In his report and recommendation, the magistrate judge correctly noted that in the instant case, the petitioner does not attack the execution of his sentence, but instead challengers the validity of his sentence. ECF No. 11 at 5. The magistrate judge determined that although petitioner does not raise the savings clause, he is not entitled to its application. ECF No. 11 at 6. The magistrate judge properly determined that because petitioner is challenging his sentence in a § 2241, he must meet all four prongs of the Wheeler[2] test for this Court to have jurisdiction to hear his challenge on the merits. Id. at 6. The magistrate judge determined that in this case, even if petitioner meets the first, second, and third prongs of Wheeler, petitioner cannot meet the fourth prong, which requires a showing that due to a retroactive change in the law, petitioner’s sentence now presents an error sufficiently grave to be deemed a fundamental defect. Id. at 6-7. Upon review, the magistrate judge concluded that the law in this Circuit makes clear that petitioner cannot satisfy the fourth Wheeler prong, and, therefore, fails to satisfy the § 2255(e) savings clause. Id. at 8. Thus, because the magistrate judge determined that the petitioner cannot satisfy the savings clause of § 2255(e) under Wheeler, the magistrate judge properly concluded that his claim may not be considered under § 2241, and that this Court is without jurisdiction to consider his petition. Accordingly, the magistrate judge recommended that the petitioner’s petition (ECF No. 1) be denied and dismissed without prejudice. Id. at 8.

         Upon review, this Court finds no clear error in the determinations of the magistrate judge and thus upholds his recommendation.

         Further, the petitioner’s motion to appoint counsel (ECF No. 12) is denied. In contrast to a criminal proceeding in which the Court has a duty to assign counsel to represent an indigent defendant in accordance with his constitutional rights, the Court in a civil case has the discretion to request an attorney to represent a person unable to employ counsel. See 28 U.S.C. § 1915(e)(1). It is well settled that in a civil action, the Court should appoint counsel to represent an indigent only after a showing of a particular need or exceptional circumstances. Cook v. Bounds, 518 F.2d 779 (4th Cir. 1975). “The question of whether such circumstances exist in any particular case hinges on characteristics of the claim and the litigant.” Whisenant v. Yuam, 739 F.2d 160, 163 (4th Cir. 1984). Upon review of the pending motion, the undersigned is of the opinion that the petitioner has failed to show a particular need or exceptional circumstances that would require the assistance of a trained practitioner. Accordingly, the motion is denied.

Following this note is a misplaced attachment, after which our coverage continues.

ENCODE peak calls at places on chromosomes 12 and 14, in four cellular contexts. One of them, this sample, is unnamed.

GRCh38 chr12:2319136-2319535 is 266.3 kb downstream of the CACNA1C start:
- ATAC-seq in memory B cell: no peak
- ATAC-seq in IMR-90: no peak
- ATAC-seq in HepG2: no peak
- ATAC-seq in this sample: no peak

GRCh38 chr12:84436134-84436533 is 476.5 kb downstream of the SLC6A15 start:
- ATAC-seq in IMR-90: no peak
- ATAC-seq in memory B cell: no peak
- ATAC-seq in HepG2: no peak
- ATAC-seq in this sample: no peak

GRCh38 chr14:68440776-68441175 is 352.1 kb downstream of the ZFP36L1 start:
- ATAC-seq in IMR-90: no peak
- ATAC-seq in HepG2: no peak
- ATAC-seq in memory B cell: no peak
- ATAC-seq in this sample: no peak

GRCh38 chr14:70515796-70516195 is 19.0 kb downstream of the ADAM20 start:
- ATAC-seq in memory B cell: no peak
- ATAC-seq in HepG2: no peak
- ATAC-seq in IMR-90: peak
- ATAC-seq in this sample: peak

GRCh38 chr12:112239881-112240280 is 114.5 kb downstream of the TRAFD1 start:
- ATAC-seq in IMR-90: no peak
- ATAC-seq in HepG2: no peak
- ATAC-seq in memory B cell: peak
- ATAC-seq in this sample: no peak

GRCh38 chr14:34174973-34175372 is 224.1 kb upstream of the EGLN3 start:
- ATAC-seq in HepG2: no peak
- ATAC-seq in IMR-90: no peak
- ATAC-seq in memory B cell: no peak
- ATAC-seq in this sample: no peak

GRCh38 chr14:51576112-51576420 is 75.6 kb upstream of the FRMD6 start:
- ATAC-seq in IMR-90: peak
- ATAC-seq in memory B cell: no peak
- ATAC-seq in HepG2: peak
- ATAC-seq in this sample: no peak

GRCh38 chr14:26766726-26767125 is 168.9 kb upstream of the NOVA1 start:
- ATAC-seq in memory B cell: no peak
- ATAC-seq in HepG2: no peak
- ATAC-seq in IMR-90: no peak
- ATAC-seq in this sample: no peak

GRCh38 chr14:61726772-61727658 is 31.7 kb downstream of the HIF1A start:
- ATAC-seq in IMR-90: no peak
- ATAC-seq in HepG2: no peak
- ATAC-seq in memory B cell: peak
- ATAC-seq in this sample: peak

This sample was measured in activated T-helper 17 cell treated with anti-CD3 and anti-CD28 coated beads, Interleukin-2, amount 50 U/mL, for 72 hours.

IV. Conclusion

         For the reasons set forth above, the report and recommendation of the magistrate judge (ECF No. 11) is AFFIRMED and ADOPTED in its entirety. Accordingly, the petition for writ of habeas corpus pursuant to 28 U.S.C. § 2241 (ECF No. 1) is DENIED and DISMISSED WITHOUT PREJUDICE. In addition, the petitioner’s motion to appoint counsel (ECF No. 12) is DENIED.

         This Court finds that the petitioner was properly advised by the magistrate judge that failure to timely object to the report and recommendation in this action would result in a waiver of appellate rights. Because the petitioner has failed to object, he has waived his right to seek appellate review of this matter. See Wright v. Collins, 766 F.2d 841, 844-45 (4th Cir. 1985).

         It is ORDERED that this civil action be DISMISSED and STRICKEN from ...